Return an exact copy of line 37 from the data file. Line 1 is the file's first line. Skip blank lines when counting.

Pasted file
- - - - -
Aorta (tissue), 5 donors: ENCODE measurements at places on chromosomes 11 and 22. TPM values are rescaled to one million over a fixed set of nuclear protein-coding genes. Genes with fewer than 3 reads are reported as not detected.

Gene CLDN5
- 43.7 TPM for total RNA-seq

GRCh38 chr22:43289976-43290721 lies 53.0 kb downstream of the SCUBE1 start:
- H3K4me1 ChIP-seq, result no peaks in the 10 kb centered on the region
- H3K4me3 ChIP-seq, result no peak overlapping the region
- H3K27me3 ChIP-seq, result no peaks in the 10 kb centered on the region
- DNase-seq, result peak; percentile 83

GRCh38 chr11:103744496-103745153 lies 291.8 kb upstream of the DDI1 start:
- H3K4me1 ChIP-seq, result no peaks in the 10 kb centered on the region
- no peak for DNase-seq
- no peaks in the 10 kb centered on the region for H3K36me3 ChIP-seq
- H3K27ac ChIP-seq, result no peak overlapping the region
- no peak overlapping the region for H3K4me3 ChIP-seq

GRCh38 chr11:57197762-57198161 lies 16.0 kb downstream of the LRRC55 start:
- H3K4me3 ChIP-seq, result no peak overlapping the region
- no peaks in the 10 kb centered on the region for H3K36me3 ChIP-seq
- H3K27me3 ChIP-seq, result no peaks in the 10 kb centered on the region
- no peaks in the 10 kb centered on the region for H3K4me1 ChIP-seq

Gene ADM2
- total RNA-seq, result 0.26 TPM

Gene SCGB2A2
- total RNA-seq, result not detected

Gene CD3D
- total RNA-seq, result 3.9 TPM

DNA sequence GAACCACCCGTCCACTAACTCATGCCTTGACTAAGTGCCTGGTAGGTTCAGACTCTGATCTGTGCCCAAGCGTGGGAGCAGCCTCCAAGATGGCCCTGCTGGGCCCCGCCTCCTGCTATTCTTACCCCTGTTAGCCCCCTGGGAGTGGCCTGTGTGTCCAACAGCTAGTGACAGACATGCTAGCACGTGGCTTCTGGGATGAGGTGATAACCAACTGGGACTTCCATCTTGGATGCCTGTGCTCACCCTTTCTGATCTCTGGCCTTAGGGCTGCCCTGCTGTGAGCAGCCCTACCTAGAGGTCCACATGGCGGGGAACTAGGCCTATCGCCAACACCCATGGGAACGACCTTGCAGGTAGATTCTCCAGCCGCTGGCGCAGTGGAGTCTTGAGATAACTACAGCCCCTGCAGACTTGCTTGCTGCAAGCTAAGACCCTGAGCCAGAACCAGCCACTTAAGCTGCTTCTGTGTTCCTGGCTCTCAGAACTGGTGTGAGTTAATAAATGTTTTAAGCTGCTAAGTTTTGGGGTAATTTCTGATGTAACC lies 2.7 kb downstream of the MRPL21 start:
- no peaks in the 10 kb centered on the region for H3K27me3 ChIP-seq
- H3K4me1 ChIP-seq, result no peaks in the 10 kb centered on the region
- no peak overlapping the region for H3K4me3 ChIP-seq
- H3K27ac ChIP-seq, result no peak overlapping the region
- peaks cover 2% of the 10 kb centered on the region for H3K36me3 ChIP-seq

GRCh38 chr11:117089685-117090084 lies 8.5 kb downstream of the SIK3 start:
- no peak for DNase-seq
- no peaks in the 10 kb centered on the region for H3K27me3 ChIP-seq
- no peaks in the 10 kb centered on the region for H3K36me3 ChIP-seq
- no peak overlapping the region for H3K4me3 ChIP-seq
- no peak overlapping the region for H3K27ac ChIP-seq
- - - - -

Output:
- no peak overlapping the region for H3K27ac ChIP-seq